jlink
Wednesday, September 30, 2020
Advertisement
Share

Anyone who participates in a long-term chavruta knows that the focus of their time together rarely stays confined solely to the subject matter. The two or more people involved often develop strong personal bonds, which extend to their families. In some cases, the study partners prompt each other to do remarkable acts of chesed.

In 2018, Rabbi Moshe Silver and his wife, Dr. Reza Green, decided to make aliyah after living in Highland Park for 12 years. Rabbi Silver had run an intensive Jewish Halacha class a few days a week at
Congregation Etz Chaim in Highland Park, under the overall guidance of Rabbi David Bassous. One of the crowning achievements of the class was that it led to four students receiving semicha.

Rabbi Silver’s communal accomplishments were all the more notable because of his busy professional career. He is a partner in Hedgeye Risk Management, a Stamford, Connecticut-based independent investment research and online financial media firm. Even after making aliyah, he continued to serve as part of the firm’s executive committee, as an adviser to the senior partners and as the author of the firm’s quarterly research roundup.

Advertisement

Before his aliyah, Rabbi Silver blew shofar for 40 years for the Rosh Hashanah services at the Drisha Institute in New York City. In Jerusalem, he established a Rosh Hashanah minyan with over 100 people, focused around a core group of former participants in the Drisha Institute minyan. In 2020, however, as spring turned to summer and the COVID-19 pandemic proved persistent, he knew that his plans would have to change. And he began to think: What other ways can I serve the people of Jerusalem and share the mitzvot of the chag with them?

The result was an initiative to enlist ba’alei tokeiya (experienced shofar blowers) from across the city and organize their efforts so as to reach as many Jews who need to hear the shofar as possible. He first reached out in a Facebook group, which received 350 likes and 40 shares, and later spoke with Jerusalem’s Deputy Mayor Fleur Hassan-Nahoum. His effort received coverage in the Jerusalem Post on July 29, which helped spread the word much further.

Rabbi Silver reported: “At this point we have, Baruch Hashem, about 20+ ba’alei tokeiya who will be sounding the shofar at various locations, mostly in the southern neighborhoods—Katamon, Baka, the German Colony and San Simon. We have mapped out routes and set times for about seven of the team so far, and are coordinating with the local Chabad groups and other city-wide initiatives as we map the rest. Many of us will be reaching several hundred people at each stop; for example, my building complex contains a few hundred apartments around a central courtyard, and many of the other team members are identifying similar locations. Many local synagogues are starting to get into the act. We printed up flyers and are making the rounds, posting in building entrances where we plan to sound the shofar. From a seemingly slow and disorganized start, it seems we will have a shofar extravaganza across the city of Jerusalem!”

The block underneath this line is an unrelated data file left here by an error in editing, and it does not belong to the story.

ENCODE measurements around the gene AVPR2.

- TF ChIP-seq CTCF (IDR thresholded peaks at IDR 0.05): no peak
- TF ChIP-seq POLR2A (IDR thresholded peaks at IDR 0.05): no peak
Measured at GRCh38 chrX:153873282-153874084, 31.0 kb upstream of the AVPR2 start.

As the Jerusalem Post article reported, the shofar blowing efforts are being mindful of the social distancing needs of the current circumstances. Rabbi Silver stated in the article: “In all the announcements about the public shofar blowing, people will be asked to open their windows or come out on their porches and to not congregate or crowd around the shofar blowers. They can stay indoors and still hear it.”

When Rabbi Silver and Dr. Green made the move to Israel, he made sure not to sever some of the important bonds of Torah study and friendship he’d forged here. He maintained a twice-weekly chavruta on Halacha with Robert Himber, a part-time member of the Highland Park/Edison community who lives in Pomona in Rockland County, New York.

Himber learned of the efforts of his chavruta in Jerusalem and decided he wanted to be part of the action. He put out a call on his own Facebook page, asking if people were in need of shofar blowing on Rosh Hashanah in Pomona. Thus far, Himber’s efforts have attracted 14 families from a one-block radius in Pomona to join him in his backyard for shofar blowing on the second day of Rosh Hashanah…“with appropriate social distancing,” of course.

Himber is no stranger to ambitious community chesed projects. He was the chief organizer of the “Sukkah Elves” project in Highland Park/Edison last year that enlisted a team of men to build the sukkot of people who could not assemble them on their own, a project that benefited dozens of families, and was covered by The Jewish Link.

People interested in participating in the shofar blowing initiative in Jerusalem are invited to contact Rabbi Silver at [email protected]

People interested in participating in the shofar blowing initiative in Pomona are welcome to contact Robert Himber at [email protected]

People interested in learning more about Rabbi Silver’s unique and optimistic approach to spreading knowledge of, and joy in, yiddishkeit are encouraged to look for his upcoming book, “The Weight of Gold,” to be published as an e-book and in print on demand this fall through Mazo Publishers in Israel.

As Rabbi Silver explained: “The book is an exploration of the Torah’s messages for self-knowledge, spiritual growth and social justice, and grew out of a year-long correspondence with a devout Christian in spiritual crisis who sought new meaning from a Jewish approach to scripture.”

By Harry Glazer

 

Share